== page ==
News & analysis

The Bank of Canada (BoC) maintained its policy rate at 5.00% in the first policy decision of the new year, in line with market consensus and our pre-announcement call.

As such, the policy statement, monetary policy report and comments by Governor Macklem have naturally grabbed market attention, with thoughts increasingly turning to how long the Bank remains on hold. On this point, there was a shift in tone in today’s communications, with the BoC notably dropping its tightening bias from the policy statement. Admittedly, it still made an appearance in Governor Macklem’s opening press conference statement, perhaps inspired by the uptick in the December inflation readings. Even so, this marks an important step towards rate cuts in our view, and we are sceptical that even this modest dose of hawkishness will survive scrutiny for too long. Indeed, it was notable that the BoC’s own forecasts also included a downgrade to inflation projections, despite the pick-up in last month’s figures, with the outlook for growth also seeing negative revisions.

This more closely aligns the Bank with our view of the Canadian economy, which we see as teetering on the brink of recession at present, albeit these latest set of forecasts still look overly optimistic to us

If the economy does slow faster than the BoC predicts, in line with our call, this should see inflation take another leg lower and the BoC cutting rates within the next few months. All told, while we suspect policymakers will remain cautious to expressly telegraph policy easing for as long as possible, there was little in today’s update to convince us to shift our view that April remains the most likely meeting for the BoC to deliver its first rate cut.

Heading into today’s decision, there was little doubt that the Governing Council was set to keep rates at 5.00%. Indeed, we had thought the BoC would simply run back December’s messaging in its entirety given the rise in underlying inflation seen last week. The BoC’s preferred measures of core inflation jumped in December, seeing the average increase from 2.9% to 3.6%. With headline price growth also increasing 0.3pp to 3.4%, the main inflation aggregates provided ample reason for the BoC to not only hold rates, but retain its hiking bias at this meeting. Instead, not only did the Bank remove this part of the policy statement, but other indications from the policy statement also pointed to a dovish shift in thinking amongst the Governing Council. In particular, the Bank acknowledged that mortgage costs and rent are playing a major role in driving inflation pressures. As we noted in our meeting preview, removing these alongside the volatile energy and food components, inflation is tracking below 2%.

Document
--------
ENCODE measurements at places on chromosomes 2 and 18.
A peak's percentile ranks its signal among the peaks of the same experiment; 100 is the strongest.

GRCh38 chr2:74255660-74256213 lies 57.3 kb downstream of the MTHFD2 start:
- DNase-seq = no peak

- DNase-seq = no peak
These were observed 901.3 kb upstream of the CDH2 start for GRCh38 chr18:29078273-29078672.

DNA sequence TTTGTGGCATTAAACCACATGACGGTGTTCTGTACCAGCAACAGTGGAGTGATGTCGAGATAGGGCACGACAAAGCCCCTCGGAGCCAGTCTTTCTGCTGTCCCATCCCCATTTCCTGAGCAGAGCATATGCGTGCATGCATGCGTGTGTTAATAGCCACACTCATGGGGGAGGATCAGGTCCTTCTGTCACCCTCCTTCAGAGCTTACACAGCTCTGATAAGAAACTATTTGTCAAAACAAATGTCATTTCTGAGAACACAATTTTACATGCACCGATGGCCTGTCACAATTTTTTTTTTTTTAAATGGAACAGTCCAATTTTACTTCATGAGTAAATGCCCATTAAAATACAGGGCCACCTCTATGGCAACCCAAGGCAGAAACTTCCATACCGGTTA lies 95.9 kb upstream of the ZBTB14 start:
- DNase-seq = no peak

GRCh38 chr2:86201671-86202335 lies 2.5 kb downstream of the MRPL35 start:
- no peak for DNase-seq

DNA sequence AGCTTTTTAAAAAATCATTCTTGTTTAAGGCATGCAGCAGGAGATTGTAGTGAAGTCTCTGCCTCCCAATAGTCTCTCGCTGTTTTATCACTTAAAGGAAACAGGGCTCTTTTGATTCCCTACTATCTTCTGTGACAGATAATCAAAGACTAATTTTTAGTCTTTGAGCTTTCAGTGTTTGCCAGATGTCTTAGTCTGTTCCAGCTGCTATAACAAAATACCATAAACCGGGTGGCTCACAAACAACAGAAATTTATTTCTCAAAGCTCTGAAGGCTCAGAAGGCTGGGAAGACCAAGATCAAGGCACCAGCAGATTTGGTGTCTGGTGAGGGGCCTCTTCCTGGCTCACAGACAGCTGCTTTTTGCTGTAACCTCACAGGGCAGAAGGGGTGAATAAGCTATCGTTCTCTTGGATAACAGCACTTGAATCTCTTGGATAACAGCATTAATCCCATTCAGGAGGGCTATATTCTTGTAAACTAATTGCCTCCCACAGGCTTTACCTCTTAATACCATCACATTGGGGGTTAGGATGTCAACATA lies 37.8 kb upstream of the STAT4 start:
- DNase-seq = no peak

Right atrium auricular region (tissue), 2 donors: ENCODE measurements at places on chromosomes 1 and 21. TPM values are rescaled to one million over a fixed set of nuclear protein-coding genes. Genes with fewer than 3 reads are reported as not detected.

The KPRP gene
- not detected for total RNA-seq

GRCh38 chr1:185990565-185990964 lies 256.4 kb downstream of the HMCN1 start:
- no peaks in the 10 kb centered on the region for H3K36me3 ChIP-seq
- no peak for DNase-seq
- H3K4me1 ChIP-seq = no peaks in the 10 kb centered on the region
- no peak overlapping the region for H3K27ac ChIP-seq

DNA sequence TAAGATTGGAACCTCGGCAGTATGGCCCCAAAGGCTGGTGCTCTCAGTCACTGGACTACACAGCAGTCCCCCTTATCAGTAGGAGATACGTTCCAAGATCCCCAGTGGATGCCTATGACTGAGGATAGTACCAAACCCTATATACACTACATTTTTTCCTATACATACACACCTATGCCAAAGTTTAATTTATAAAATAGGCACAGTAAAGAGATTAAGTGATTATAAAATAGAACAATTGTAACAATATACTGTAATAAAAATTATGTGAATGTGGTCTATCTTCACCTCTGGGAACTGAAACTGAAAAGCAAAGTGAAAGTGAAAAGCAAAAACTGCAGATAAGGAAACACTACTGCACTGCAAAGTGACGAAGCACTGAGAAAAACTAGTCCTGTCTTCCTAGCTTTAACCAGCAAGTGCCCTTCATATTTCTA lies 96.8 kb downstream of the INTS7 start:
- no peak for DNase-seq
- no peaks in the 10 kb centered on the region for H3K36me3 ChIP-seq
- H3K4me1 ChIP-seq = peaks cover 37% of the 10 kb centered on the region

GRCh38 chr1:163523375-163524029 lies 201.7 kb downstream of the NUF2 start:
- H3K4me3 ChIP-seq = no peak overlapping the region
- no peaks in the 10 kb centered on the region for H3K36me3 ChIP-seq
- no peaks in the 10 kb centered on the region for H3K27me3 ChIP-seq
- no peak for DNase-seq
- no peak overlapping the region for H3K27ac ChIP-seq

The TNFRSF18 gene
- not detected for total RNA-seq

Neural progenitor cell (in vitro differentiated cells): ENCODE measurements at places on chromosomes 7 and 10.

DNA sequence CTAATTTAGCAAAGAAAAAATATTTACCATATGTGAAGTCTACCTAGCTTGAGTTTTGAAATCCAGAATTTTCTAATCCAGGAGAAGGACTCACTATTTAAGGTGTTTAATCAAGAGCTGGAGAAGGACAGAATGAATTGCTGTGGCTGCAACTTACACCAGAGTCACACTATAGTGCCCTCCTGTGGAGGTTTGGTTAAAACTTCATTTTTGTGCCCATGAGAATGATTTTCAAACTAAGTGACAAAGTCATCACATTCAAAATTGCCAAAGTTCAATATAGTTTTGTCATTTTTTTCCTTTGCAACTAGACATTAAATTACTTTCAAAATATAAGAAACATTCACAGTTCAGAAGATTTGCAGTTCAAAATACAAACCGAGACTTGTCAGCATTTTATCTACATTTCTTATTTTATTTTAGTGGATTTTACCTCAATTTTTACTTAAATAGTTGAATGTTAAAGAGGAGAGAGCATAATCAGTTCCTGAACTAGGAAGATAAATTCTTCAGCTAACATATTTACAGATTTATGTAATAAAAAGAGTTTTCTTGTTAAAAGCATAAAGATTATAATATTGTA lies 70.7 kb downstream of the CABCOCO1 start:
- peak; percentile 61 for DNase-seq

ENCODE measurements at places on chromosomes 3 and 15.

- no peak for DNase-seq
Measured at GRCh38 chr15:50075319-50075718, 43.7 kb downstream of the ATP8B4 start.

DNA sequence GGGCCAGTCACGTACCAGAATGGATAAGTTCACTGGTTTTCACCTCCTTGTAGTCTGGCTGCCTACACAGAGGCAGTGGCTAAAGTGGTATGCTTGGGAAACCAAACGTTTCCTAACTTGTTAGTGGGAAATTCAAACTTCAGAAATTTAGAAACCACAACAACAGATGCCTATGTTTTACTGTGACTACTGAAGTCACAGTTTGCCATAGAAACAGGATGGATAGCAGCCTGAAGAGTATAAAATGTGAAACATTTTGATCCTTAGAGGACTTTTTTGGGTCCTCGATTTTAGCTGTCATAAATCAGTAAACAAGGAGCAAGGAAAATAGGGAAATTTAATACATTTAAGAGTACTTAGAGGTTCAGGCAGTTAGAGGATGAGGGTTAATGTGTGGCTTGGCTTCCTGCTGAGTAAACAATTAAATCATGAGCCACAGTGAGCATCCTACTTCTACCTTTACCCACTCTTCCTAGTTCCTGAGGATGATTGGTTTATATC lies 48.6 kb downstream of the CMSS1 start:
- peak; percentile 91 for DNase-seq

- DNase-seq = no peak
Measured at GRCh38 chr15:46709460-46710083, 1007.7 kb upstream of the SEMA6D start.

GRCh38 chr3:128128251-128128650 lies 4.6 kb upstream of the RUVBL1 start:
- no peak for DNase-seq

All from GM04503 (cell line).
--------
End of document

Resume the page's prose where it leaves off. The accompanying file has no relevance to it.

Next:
Therefore, whilst the Bank did modestly reduce its inflation projections to see inflation easing to 2.8% in 2024, down from 3.0% previously, we think the Bank shares our view that inflation pressures are actually somewhat softer than even these forecasts suggest.

After briefly falling to within the BoC’s target band, the Bank’s preferred measures of core inflation reaccelerated in December, though even this failed to see the BoC retain its hiking bias

The downgrade to the Bank’s inflation forecast was not the only negative revision of note in the MPR. Notably the BoC also revised down its growth figures, with 2023 Q3 GDP now estimated to have fallen by -1.1% QoQ annualised, with the economy flatlining in Q4 and expected to eke out just 0.5% growth in Q1 this year on the same basis.

Even these projections look a little optimistic to us. We think the economy may well be in recession already, a factor that should see inflation cool faster than the Bank expects.

Admittedly, with wage growth remaining elevated around 4%, some upside risks remain. But as noted in the MPR, labour market conditions are easing, confirming signals from the BoC’s latest outlook surveys showing that hiring is set to slow further, with wage growth expected to fall to levels consistent with 2% inflation. Combined with an output gap that has fallen into negative territory, economic fundamentals now argue increasingly for a looser monetary stance.

This need to begin moving towards easing has now seemingly been recognised by the BoC. As noted by Governor Macklem in his press conference, the Governing Council’s discussion of monetary policy is shifting from whether our policy rate is restrictive enough to restore price stability, to how long it needs to stay at the current level. In this context, the Governor’s attempt to emphasise inflationary stickiness and upside risks rang somewhat hollow, not helped by his inability to give a clear answer when questioned directly on the possible timing for rate cuts.

Indeed, we think today’s communications signal the clear beginning of a pivot towards policy easing, one that is likely to come sooner than Governor Macklem is currently willing to admit. If economic conditions continue to evolve as we expect, undershooting BoC forecasts, we think the timing for rate cuts could come as soon as the April meeting.

Whilst the readthrough for FX markets from today’s announcement was partly muddied by the simultaneous release of US PMI numbers which beat expectations, taken together these have seen USDCAD climb close to half a percent, reflecting the market’s dovish interpretation of this latest BoC announcement.

Nick Rees, FX Market Analyst


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